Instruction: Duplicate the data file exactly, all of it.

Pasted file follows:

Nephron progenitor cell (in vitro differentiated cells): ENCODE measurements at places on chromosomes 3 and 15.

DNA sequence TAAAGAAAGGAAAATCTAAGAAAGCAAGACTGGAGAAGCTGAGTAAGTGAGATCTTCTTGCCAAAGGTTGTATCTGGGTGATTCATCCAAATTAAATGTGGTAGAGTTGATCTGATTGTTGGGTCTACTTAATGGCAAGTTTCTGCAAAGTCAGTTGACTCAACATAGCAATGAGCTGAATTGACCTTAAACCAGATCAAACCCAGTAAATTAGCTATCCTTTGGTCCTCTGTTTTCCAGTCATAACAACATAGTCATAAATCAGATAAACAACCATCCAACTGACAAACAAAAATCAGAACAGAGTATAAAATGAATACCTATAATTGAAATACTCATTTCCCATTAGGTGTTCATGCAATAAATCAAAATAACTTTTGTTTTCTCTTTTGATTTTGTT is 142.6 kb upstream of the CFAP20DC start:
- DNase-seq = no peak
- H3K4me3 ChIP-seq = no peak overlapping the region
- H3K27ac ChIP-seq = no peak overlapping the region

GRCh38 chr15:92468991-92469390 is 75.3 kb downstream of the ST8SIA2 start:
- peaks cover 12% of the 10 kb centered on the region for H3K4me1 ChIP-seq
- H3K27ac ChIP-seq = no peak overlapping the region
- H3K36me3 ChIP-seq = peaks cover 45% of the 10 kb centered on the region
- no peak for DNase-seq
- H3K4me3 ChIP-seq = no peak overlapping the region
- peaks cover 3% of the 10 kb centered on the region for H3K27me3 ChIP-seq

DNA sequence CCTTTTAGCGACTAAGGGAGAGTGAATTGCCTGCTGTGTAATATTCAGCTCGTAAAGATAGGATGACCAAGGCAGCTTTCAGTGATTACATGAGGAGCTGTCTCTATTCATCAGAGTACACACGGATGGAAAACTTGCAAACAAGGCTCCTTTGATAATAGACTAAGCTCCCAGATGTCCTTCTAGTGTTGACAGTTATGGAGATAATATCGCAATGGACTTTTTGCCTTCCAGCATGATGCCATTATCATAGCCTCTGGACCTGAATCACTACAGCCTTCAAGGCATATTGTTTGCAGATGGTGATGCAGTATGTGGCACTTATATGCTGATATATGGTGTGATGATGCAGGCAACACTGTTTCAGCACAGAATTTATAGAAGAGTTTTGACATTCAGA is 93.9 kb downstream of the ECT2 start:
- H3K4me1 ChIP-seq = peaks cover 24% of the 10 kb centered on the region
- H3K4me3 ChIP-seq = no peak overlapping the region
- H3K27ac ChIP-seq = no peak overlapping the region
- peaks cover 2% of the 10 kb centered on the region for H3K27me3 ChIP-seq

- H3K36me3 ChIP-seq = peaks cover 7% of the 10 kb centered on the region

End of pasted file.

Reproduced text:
Nephron progenitor cell (in vitro differentiated cells): ENCODE measurements at places on chromosomes 3 and 15.

DNA sequence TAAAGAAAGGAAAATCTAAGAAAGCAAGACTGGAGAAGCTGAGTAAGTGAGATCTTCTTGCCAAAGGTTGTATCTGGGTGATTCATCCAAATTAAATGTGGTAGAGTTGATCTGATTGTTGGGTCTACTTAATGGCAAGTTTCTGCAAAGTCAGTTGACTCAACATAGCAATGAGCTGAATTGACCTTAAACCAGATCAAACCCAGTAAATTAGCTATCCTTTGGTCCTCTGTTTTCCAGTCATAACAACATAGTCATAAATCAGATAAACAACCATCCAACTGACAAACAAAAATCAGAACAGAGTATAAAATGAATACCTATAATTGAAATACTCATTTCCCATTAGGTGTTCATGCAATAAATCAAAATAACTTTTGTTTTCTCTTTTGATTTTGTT is 142.6 kb upstream of the CFAP20DC start:
- DNase-seq = no peak
- H3K4me3 ChIP-seq = no peak overlapping the region
- H3K27ac ChIP-seq = no peak overlapping the region

GRCh38 chr15:92468991-92469390 is 75.3 kb downstream of the ST8SIA2 start:
- peaks cover 12% of the 10 kb centered on the region for H3K4me1 ChIP-seq
- H3K27ac ChIP-seq = no peak overlapping the region
- H3K36me3 ChIP-seq = peaks cover 45% of the 10 kb centered on the region
- no peak for DNase-seq
- H3K4me3 ChIP-seq = no peak overlapping the region
- peaks cover 3% of the 10 kb centered on the region for H3K27me3 ChIP-seq

DNA sequence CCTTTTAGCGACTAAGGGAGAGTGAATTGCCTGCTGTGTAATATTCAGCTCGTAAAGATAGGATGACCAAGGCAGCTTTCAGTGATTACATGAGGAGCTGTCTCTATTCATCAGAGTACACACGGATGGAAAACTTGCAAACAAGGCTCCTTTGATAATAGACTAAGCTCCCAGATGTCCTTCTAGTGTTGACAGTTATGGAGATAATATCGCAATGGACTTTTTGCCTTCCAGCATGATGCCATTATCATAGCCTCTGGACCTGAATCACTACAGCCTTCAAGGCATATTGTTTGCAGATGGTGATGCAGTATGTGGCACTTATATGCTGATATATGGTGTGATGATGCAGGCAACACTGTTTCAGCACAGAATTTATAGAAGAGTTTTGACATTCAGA is 93.9 kb downstream of the ECT2 start:
- H3K4me1 ChIP-seq = peaks cover 24% of the 10 kb centered on the region
- H3K4me3 ChIP-seq = no peak overlapping the region
- H3K27ac ChIP-seq = no peak overlapping the region
- peaks cover 2% of the 10 kb centered on the region for H3K27me3 ChIP-seq

- H3K36me3 ChIP-seq = peaks cover 7% of the 10 kb centered on the region